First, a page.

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The managerial revolution in British and American Retailing

Britain has long been known as a ‘nation of shopkeepers’. However, the UK has a poor reputation for the quality of its management and the efficiency of its corporate sector compared to the United States, typified in the popular mind by the comic figure of David Brent. Such a view is supported by a substantial volume of historical literature. Moreover, some influential recent accounts paint Britain as unable or unwilling to adopt the ‘managerial revolution’ or new innovative retail technologies emanating from the USA, owing to ‘barriers to retail industrialization’.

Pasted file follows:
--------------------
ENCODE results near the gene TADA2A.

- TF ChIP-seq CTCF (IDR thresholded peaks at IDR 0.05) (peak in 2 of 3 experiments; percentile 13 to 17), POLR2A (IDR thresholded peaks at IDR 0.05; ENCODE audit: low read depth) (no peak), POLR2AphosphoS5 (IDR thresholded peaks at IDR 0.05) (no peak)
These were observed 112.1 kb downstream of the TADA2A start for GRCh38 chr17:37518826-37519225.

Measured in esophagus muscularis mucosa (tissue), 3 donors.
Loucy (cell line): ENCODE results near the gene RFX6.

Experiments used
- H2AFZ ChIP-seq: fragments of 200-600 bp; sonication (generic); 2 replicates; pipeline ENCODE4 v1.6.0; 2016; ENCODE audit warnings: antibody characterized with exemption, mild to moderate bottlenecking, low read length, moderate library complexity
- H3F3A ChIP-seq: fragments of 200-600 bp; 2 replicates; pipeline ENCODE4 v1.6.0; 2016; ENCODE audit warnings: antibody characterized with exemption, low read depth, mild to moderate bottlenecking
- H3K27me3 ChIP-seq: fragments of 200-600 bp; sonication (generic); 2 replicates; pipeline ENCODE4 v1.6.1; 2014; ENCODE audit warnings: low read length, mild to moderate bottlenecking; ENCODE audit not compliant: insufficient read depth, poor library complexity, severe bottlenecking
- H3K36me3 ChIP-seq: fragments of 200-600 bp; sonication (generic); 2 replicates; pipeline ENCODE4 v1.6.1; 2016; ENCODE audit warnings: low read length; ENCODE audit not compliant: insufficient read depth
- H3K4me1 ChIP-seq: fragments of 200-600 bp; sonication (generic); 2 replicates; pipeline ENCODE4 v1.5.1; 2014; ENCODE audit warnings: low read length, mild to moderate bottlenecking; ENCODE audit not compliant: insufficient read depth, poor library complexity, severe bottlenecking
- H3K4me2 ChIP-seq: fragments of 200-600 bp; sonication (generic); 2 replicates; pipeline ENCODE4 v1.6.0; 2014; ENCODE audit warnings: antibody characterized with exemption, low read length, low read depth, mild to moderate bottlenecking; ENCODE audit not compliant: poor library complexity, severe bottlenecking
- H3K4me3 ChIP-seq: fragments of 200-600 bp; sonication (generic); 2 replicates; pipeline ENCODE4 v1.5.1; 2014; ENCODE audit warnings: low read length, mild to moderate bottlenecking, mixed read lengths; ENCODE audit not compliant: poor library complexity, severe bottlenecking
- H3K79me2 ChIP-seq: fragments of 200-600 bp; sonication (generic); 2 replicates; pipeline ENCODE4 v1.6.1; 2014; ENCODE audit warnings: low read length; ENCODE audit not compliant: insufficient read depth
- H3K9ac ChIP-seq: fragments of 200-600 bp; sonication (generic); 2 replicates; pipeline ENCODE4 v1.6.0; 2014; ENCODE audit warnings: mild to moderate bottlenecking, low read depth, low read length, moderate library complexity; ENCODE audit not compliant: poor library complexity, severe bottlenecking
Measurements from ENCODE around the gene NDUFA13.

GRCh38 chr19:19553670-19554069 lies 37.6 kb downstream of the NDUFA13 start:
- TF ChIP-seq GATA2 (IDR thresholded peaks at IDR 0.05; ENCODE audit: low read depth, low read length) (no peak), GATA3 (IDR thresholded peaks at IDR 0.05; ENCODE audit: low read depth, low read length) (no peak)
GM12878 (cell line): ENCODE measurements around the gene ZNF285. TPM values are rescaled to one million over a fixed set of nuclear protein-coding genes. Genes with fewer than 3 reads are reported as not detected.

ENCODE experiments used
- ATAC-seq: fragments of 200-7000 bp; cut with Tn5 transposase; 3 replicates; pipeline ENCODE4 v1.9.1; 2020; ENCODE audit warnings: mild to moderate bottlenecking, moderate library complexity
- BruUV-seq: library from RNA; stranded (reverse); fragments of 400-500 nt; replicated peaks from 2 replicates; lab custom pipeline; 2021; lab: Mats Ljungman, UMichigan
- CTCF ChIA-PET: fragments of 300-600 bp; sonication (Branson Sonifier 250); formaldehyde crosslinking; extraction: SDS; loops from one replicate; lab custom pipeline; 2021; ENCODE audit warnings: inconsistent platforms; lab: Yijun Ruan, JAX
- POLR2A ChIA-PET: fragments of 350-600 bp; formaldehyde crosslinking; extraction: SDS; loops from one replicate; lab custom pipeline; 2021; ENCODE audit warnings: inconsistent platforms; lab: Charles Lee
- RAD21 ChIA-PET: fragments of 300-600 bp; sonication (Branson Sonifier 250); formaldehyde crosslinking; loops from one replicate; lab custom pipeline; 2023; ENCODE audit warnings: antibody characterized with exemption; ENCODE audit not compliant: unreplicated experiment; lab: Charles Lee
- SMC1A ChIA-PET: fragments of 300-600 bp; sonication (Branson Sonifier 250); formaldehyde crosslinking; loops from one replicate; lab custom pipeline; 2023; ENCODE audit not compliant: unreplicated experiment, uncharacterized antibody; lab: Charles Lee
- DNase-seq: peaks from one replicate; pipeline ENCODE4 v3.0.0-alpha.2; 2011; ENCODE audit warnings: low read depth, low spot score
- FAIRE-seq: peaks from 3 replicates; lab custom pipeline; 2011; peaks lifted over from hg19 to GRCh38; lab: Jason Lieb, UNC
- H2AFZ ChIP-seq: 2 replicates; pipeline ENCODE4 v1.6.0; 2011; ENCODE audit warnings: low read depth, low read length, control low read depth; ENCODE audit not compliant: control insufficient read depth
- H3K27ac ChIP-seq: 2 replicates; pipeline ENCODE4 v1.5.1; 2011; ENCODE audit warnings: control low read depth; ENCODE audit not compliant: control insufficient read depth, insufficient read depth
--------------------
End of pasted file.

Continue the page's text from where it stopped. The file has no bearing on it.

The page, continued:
In a series of works we examine relative productivity and managerial innovation in various sub-sectors of large-scale retailing and find that British retailers were at least as competitive as their American counterparts. Moreover, rather than being unwilling, or unable, to adopt the managerial revolution, they enthusiastically embraced it. We examine a set of household names that resonate in UK retailing including large scale department stores (for more details please see here), variety stores such as Marks and Spencer (for more details please see here) and Woolworths (for more details please see here), and the British pharmacy sector (including leading firms such as Boots), in relation to U.S. `drug stores’. We also contribute to the retail literature by providing explanations for success of these household names, though, for example, their development of capabilities in own branded products and supply chain innovations, such as Boots (link to working paper), Marks and Spencer; promotional and pricing strategies, (for more details please see and click here); and heavy investments in new managerial and accounting systems (for more details please see and click here).